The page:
Myths about Hail Damage
Myth: I looked at my roof and didn’t see any problems, or my roofer inspected it and he saw no problems.
Fact: Roofing systems must be physically inspected by some one who has training and experience to determine if there is actual hail damage. Insurance companies send their adjusters too special training so they can properly identify hail damage to property, unfortunately there is not much ongoing training for the roofing or home inspection industries.
Myth: I’m not missing any shingles so I must not have damage.
Fact: Missing shingles are related to wind damage claims and can happen during a hail storm if the winds are high enough. However hail damage is insidious in nature and may not physically cause leakage for years after a hail storm.
Myth: I only have 1 year to file my insurance claim.
Fact: Many insurance companies do have a one year time limit and some even less, however due to the nature of hail damage they may pay claims past the deadline. This usually happens if a hail storm is widespread geographically.
Myth: My roof is new so it’s covered by the manufacturer’s warranty, home builder, or contractor.
Fact: Manufacturer’s specifically name hail as an exclusion to their product warranty, so do home builders and roofing contractors. Newer roofs can actually be more susceptible to hail damage versus older roofs due to the time it takes a new roof to cure from exposure to the elements.
Myth: I was told my roof has minimal or very little damage and therefor I don’t need to file a claim.
Fact: If your roof has any damage what-so-ever you have a valid insurance claim and should file with your insurance company. Damage might not cause your roof to leak for years. This is why it’s important to have a qualified person inspect your roof.
Myth: My insurance company will cancel my policy if I file a claim.
Fact: Most states prohibit insurance companies from cancelling policies for filing claims arising from severe weather related events. Check with your state however and your policy language as well.
Myth: If I don’t file my claim, my insurance company won’t raise my rates.
Fact: After a disaster, insurance companies may raise everyone’s rates. By not filing your claim, your personal rate increase is paying for every one else’s damage except yours.
Roofing Insurance Claims
Most residential roofing insurance claims are due to hail or tree damage. The process is simple to us, but complicated in the eye of homeowners. We start with a FREE inspection by our Statewide Roofing crew and give you 30 photos of your roof along with our opinion as to whether it needs to be replaced, repaired, or left alone. If an insurance claim is recommended, you call your company and they send out an insurance adjuster. We try to meet with the adjuster at your house.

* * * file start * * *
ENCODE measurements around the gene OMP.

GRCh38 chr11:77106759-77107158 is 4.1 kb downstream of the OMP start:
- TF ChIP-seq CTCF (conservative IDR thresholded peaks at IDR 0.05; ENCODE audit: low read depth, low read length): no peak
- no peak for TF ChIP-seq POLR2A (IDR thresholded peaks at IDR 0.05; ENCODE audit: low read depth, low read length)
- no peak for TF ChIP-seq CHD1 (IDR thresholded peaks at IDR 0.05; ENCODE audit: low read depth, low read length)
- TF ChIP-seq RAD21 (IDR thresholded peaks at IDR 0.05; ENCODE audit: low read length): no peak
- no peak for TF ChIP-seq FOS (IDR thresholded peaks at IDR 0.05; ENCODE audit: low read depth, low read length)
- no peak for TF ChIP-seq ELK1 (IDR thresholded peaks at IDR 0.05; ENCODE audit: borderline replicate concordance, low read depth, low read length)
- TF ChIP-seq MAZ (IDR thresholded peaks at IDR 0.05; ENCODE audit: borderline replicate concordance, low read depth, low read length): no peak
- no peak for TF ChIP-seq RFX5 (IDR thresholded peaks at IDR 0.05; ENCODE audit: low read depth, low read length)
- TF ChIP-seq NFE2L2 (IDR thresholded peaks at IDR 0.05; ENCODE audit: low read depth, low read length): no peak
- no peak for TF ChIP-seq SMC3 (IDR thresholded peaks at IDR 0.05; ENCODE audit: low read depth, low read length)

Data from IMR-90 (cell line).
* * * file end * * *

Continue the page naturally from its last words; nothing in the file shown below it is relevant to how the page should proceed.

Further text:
6 things to know before you file a claim
Make sure there is damage on your roof before you call your insurance company to file a claim. Statewide Roofing come make a FREE inspection.
How much is your deductible? Do you have a deductible that is a % of the claim amount or a flat amount? Deductibles are normally $1,000 up to $2,500 flat fee. Find out what your deductible is.
If you do not have the cash to pay your deductible, we offer financing. Check out our financing page.
Do you have a total roof replacement policy? Depreciation is the reduction of the value of a product based on factors including use, age, and type of product. Replacement cost value (RCV) is a product at 100 percent, with no use or diminished life span. Actual cash value (ACV) is the use (or life left) of a product after reduction for depreciation. If you are on an ACV policy with a 10 yr old roof, you will be paying a substantial amount out of pocket since they deduct the depreciation.
Do you get a discount on your home insurance policy for replacement with a class IV hail resistant shingle? Some insurance carriers offer discounts as high as 28%; check on your discount.
Make sure that the damaged sustained on your roof is more than your deductible. Sometimes a $1,300 repair should be paid out of pocket if you have a $1,500 deductible.
The Residential Insurance Payment Process
Most home insurance companies use the following process.
The insurance company sends out their adjuster to inspect your roof for hail, wind, or tree damage. They mark it with chalk and take pictures. TTCR likes to be on-site with your adjuster to make sure everything is examined.
Your insurance adjuster will send a report listing all the damage, what they want fixed or replaced, the total dollar cost of the roofing job, the ACV (actual cash value) of the job, the depreciation, your deductible, and how they will handle payments.
Usually the insurance company will send a check made out to you and your mortgage company.
You may need to have your mortgage company endorse the check locally.
Your roofing contractor will ask to be paid the amount of your 1st insurance check.
After the roofing, skylights, and gutters are finished the roofing contractor sends a final invoice to your insurance company.
Your insurance company will send you a check for the depreciation and any extras (supplements).
The roofing contractor will send a final invoice to the homeowner for the job total minus the first check. This is usually equal to the depreciation + supplements + your deductible.